For the past four nights in St. Louis, peaceful daytime protests over the acquittal of a former police officer charged with the fatal shooting of a black motorist in 2011 have degenerated into violent clashes with police, resulting in more than 100 arrests.
St. Louis Mayor Lyda Krewson announced Tuesday that in anticipation of a fifth evening of protests, she would postpone scheduled town hall events where she was expected to discuss various issues — including crime and the police. The images of broken glass, protesters dousing themselves with milk to counteract police pepper spray, and defiant demonstrators facing off against officers clad in riot gear evoked memories of the unrest that unfolded on the streets of nearby Ferguson just three years ago.
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In the wake of Ferguson, protests over police shootings in cities including Chicago, Baltimore, New York and Minneapolis made clear that the problems between police and the black community, in particular, exist well beyond Ferguson. But the clashes this week in St. Louis suggest that racial problems run deep in this former slave state.
“It is clear to me that what we are seeing and feeling is not only about this case. And I’m also clear that the root cause of this is not protesters, nor really police,” wrote Krewson in an open letter explaining her decision to cancel Tuesday’s town halls. “What we have is a legacy of policies that disproportionately impact people along racial and economic lines. This is not an opinion, this is supported by stacks of numbers. This is institutional racism.”
A study published this summer by 24/7 Wall Street named St. Louis the 10th most segregated city in America, with 39.3 of the city’s black residents living in predominantly black neighborhoods. The study also found a poverty rate of 29.9 percent among African-Americans in St. Louis, compared with a white poverty rate of 8.5 percent.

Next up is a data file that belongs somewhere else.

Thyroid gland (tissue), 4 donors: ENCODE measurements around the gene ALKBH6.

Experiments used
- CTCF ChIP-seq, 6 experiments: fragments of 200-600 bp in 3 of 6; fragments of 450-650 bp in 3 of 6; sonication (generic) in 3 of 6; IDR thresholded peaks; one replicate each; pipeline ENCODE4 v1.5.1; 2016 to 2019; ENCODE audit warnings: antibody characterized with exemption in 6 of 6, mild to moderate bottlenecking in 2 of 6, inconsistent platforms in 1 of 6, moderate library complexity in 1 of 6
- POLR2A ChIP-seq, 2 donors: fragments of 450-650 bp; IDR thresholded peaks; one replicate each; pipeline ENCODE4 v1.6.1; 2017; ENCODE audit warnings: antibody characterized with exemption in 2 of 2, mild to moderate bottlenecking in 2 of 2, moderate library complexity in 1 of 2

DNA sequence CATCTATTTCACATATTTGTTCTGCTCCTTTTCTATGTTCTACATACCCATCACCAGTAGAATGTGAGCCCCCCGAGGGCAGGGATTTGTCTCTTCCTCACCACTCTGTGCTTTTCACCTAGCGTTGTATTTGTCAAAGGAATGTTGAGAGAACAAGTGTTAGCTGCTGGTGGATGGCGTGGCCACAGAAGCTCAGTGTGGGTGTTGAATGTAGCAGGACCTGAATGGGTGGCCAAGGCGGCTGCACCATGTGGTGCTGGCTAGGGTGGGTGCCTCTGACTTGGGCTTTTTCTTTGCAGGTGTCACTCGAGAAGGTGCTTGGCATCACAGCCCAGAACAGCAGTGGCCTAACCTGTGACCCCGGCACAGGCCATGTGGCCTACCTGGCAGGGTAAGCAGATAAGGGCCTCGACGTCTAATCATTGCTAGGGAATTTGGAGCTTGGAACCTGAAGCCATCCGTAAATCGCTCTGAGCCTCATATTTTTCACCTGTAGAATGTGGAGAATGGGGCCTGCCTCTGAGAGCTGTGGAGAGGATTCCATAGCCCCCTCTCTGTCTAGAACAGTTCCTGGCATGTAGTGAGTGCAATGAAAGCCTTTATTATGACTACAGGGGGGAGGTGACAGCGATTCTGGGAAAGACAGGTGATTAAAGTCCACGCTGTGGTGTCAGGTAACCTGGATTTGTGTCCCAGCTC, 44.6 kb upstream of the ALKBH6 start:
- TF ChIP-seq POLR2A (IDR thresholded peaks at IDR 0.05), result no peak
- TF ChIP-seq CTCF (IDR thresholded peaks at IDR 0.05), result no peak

According to the study, the roots of St. Louis’s racial divide can be traced back to the 1950s, with the construction of the notorious Pruitt-Igoe towers, which the authors call “one of the most famously disastrous cases of racially segregated government housing.”
Abandoned by most white residents after racial discrimination in public housing was banned with the Civil Rights Act of 1964, Pruitt-Igoe succumbed to crime and neglect until it was demolished in 1972.
Though it’s been more than a half century since the Civil Rights Act was enacted, some state and local officials continue to push policies that hark back to Missouri’s segregated past.
A 2016 report from the state attorney general’s office found that black drivers in Missouri were 75 percent more likely to be pulled over than white drivers. This spring Missouri Gov. Eric Greitens, a Republican, signed a bill making it harder for businesses to be sued for racial discrimination. The bill was introduced by Republican state Sen. Gary Romine, whose own “rent-to-own” furniture company was sued by a former employee who claimed that he was regularly subjected to racial slurs from his supervisor and that there was a map hanging on a wall inside the store where someone had drawn a circle around a majority black neighborhood with the message “do not rent.”
Together they prompted the NAACP to issue its first-ever travel advisory for Missouri, warning “African American travelers, visitors and Missourians to pay special attention and exercise extreme caution when traveling throughout the state.” Derrick Johnson, CEO of the national organization, termed the conditions in Missouri “unconscionable” and “simply unacceptable in a progressive society.”
Not even police officers are exempt from the racial divisions that exist throughout Missouri and in St. Louis in particular.
Last year, the Ethical Society of Police — which was created in 1968 by black St. Louis police officers in response to racial bias within the St. Louis Metropolitan Police Department — released a report (PDF) outlining the pervasive problems of discrimination that officers of color continue to face at the department today.
For example, while the demographics of St. Louis are pretty evenly split — 47 percent Caucasian, 47 percent African-American — the report notes that 63 percent of the St. Louis Metropolitan Police Department is Caucasian, 34 percent is African-American, and just 3 percent (a whopping 42 employees) is Asian, Hispanic, Latino or another race.
The racial disparities grow increasingly more stark by rank: According to the report, as of Feb. 15, 2016, 75 percent of the department’s lieutenants, captains, majors, and colonels were white. African-Americans, on the other hand, made up 24 percent of these commander positions, while just 1 percent were officers of Asian, Hispanic, Latino or other ethnic backgrounds. Similar, and even more drastic, discrepancies were noted in the racial makeup of various specialized units within the department.